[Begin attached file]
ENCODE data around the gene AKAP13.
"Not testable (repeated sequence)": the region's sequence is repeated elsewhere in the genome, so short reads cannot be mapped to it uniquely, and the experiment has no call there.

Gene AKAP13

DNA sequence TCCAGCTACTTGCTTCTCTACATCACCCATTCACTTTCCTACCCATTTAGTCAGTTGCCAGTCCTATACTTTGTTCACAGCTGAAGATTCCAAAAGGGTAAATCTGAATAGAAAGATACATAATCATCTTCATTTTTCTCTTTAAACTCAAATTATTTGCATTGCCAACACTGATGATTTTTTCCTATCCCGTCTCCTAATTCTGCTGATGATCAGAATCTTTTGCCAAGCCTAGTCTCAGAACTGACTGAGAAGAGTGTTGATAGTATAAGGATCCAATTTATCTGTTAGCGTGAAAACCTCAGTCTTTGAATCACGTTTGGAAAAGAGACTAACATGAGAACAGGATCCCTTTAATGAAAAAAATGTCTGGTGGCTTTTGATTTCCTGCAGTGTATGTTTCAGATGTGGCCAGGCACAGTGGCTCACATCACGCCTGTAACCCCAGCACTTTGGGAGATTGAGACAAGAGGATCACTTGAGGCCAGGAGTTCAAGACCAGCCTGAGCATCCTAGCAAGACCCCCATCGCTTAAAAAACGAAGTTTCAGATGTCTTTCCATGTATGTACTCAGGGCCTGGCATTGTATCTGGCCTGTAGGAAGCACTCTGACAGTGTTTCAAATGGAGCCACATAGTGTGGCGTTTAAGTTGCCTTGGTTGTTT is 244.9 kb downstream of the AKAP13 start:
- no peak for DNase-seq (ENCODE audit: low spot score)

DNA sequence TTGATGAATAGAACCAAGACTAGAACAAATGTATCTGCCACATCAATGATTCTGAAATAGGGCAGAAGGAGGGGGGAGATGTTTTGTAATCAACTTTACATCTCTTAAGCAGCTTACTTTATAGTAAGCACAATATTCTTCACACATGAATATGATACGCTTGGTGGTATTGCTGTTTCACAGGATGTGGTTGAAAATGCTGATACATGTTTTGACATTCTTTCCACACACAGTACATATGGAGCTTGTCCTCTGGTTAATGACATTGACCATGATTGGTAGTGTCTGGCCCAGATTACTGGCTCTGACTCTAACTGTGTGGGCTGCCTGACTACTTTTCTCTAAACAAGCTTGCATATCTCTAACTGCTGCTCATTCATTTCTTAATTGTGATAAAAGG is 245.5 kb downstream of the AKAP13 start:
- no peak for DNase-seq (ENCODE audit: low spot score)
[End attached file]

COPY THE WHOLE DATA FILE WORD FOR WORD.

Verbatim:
ENCODE data around the gene AKAP13.
"Not testable (repeated sequence)": the region's sequence is repeated elsewhere in the genome, so short reads cannot be mapped to it uniquely, and the experiment has no call there.

Gene AKAP13

DNA sequence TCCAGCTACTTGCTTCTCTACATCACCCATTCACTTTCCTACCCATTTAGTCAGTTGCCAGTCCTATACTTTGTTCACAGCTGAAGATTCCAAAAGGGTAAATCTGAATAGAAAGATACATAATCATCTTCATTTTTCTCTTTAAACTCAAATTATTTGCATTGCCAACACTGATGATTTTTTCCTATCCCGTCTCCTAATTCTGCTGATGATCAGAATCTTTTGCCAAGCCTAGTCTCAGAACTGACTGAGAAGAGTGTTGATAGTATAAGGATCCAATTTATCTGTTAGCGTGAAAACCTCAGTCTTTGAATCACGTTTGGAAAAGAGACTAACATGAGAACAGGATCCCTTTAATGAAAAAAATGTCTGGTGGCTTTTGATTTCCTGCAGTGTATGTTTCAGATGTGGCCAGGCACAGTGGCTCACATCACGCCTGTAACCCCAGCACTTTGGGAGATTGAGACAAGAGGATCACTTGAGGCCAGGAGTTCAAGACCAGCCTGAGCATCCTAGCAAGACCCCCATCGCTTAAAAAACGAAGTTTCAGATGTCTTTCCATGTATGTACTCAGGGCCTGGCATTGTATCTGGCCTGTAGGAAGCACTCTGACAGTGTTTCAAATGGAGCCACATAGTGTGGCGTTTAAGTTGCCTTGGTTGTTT is 244.9 kb downstream of the AKAP13 start:
- no peak for DNase-seq (ENCODE audit: low spot score)

DNA sequence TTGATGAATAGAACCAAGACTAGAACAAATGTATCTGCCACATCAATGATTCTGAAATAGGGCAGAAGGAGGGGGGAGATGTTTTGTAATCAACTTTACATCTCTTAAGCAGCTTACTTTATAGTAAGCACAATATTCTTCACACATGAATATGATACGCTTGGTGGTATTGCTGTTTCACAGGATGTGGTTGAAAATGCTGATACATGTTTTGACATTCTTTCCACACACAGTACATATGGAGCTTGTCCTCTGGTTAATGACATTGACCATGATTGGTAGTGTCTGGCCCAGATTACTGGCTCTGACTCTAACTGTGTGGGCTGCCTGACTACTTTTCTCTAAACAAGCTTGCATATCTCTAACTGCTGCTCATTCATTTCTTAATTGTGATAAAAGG is 245.5 kb downstream of the AKAP13 start:
- no peak for DNase-seq (ENCODE audit: low spot score)